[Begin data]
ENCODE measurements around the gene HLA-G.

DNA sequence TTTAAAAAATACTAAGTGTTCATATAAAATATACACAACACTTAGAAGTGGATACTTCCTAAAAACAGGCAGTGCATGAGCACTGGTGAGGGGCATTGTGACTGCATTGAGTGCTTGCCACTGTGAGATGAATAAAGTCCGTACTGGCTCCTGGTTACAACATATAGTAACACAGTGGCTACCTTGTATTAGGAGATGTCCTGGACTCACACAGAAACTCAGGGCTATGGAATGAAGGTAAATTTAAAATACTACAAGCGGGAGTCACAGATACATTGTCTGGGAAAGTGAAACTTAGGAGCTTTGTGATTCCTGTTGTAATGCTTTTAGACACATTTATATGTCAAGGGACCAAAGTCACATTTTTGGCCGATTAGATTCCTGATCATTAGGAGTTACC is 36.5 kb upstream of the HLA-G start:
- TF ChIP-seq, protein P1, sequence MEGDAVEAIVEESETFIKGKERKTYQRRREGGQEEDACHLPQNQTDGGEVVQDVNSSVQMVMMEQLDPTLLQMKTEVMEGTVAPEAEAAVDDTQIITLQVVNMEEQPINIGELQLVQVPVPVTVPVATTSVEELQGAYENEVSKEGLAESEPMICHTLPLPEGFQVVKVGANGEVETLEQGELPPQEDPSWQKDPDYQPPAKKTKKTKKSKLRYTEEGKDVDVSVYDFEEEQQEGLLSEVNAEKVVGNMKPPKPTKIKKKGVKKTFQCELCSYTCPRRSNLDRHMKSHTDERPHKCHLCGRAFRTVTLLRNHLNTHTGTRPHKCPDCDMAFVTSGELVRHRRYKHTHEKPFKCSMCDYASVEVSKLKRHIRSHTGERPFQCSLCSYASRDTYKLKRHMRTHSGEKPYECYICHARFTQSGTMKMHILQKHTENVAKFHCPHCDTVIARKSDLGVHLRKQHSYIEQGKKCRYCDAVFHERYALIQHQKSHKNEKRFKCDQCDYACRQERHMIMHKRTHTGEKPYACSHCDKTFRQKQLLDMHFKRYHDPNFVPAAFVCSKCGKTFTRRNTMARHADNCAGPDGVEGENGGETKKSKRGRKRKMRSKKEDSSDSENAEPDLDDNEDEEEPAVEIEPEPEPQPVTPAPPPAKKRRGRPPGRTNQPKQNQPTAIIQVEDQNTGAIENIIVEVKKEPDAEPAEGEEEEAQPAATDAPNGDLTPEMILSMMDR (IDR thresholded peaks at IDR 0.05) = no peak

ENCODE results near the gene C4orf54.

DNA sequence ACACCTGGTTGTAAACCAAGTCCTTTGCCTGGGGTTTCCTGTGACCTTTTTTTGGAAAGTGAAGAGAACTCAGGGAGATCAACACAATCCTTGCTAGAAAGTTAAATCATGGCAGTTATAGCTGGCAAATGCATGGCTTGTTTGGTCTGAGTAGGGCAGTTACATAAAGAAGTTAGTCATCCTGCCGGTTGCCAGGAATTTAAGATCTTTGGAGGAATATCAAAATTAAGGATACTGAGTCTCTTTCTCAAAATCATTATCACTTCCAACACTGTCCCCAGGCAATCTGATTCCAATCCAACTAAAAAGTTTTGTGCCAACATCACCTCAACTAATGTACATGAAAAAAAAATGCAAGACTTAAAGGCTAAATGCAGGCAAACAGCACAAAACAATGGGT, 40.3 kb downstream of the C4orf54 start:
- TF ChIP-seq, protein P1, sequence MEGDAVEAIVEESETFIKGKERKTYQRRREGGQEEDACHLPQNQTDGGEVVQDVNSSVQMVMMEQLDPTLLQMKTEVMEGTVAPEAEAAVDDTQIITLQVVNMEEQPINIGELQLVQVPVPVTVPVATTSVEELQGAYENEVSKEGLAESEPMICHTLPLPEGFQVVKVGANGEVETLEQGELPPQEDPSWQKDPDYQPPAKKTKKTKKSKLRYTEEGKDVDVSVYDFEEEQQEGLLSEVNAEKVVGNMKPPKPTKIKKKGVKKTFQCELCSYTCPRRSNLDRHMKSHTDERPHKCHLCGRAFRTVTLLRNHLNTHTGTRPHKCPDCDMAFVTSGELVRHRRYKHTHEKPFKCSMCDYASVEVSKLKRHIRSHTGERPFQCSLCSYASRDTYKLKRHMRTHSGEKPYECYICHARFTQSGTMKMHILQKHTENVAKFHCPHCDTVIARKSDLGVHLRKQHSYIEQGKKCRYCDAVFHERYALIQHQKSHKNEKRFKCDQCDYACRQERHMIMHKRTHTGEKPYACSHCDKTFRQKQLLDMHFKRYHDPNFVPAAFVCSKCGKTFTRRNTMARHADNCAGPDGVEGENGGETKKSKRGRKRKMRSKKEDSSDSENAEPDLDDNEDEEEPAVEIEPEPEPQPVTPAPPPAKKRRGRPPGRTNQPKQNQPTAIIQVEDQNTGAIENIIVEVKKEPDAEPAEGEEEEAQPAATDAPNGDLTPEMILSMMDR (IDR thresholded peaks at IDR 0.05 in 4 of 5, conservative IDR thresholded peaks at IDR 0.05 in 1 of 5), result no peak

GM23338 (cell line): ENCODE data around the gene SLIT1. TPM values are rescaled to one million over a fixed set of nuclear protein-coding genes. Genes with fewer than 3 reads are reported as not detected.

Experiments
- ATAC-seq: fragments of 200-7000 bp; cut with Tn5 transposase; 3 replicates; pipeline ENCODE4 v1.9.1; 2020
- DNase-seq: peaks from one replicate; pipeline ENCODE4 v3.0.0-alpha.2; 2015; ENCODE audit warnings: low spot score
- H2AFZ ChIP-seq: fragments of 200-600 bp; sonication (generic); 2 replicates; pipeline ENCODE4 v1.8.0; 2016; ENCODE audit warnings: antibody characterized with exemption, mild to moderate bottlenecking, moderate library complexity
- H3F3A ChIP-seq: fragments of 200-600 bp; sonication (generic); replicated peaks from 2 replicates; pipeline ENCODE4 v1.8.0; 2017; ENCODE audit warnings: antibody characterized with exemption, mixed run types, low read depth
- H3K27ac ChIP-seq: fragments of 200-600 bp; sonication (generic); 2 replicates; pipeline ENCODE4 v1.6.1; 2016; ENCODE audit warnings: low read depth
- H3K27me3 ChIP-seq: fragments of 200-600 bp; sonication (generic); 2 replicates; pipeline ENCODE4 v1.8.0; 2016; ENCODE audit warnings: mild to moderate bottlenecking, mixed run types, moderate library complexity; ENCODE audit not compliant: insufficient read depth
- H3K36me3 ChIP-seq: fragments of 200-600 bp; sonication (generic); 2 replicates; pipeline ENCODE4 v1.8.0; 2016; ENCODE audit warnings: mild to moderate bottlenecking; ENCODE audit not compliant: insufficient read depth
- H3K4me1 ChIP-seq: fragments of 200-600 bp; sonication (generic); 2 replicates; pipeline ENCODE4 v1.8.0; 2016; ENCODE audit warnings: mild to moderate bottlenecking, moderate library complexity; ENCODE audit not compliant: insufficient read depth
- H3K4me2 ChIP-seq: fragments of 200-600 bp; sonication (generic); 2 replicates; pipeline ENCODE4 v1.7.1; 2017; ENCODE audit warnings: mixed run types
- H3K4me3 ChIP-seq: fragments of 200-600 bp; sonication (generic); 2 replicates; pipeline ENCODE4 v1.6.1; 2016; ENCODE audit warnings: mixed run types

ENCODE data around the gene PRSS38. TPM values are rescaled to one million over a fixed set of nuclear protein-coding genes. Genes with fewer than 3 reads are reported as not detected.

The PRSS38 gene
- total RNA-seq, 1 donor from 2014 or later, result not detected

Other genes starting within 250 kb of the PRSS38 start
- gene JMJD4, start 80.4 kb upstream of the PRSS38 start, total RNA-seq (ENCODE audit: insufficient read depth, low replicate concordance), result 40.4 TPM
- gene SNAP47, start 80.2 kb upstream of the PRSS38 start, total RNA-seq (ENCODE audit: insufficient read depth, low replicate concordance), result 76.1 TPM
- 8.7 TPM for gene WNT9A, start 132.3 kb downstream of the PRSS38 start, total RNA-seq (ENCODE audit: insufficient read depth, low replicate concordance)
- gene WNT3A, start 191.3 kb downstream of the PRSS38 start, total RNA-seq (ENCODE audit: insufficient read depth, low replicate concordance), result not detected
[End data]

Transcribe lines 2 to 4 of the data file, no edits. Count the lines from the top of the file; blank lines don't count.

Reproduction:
DNA sequence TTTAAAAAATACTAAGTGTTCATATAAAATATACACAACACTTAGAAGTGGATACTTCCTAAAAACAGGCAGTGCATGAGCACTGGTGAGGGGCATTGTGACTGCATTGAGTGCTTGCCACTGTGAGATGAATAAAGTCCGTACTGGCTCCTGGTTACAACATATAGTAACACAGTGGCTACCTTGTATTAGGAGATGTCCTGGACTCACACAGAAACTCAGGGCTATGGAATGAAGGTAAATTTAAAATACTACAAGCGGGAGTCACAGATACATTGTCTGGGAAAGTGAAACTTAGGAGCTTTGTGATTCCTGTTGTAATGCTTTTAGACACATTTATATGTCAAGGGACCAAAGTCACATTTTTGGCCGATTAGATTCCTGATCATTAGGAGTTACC is 36.5 kb upstream of the HLA-G start:
- TF ChIP-seq, protein P1, sequence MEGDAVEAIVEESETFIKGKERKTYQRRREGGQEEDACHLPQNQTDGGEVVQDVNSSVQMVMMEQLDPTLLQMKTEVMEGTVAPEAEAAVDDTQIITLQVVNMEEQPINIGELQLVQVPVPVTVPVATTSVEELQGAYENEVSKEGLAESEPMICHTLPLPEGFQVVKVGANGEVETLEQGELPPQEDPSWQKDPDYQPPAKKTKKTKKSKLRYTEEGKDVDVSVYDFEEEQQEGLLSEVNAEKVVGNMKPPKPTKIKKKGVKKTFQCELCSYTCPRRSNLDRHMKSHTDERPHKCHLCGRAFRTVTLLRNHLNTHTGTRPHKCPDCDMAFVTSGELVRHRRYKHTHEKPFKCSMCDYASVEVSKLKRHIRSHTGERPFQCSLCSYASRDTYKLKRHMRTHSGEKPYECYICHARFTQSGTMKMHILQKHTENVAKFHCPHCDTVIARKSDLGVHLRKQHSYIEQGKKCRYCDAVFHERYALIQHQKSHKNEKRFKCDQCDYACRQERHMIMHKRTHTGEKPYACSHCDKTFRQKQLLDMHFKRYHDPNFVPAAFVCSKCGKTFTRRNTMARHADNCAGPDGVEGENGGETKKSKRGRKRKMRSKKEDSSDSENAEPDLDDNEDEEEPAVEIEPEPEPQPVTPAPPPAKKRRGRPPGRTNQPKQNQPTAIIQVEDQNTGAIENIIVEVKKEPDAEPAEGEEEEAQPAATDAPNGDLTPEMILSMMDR (IDR thresholded peaks at IDR 0.05) = no peak

ENCODE results near the gene C4orf54.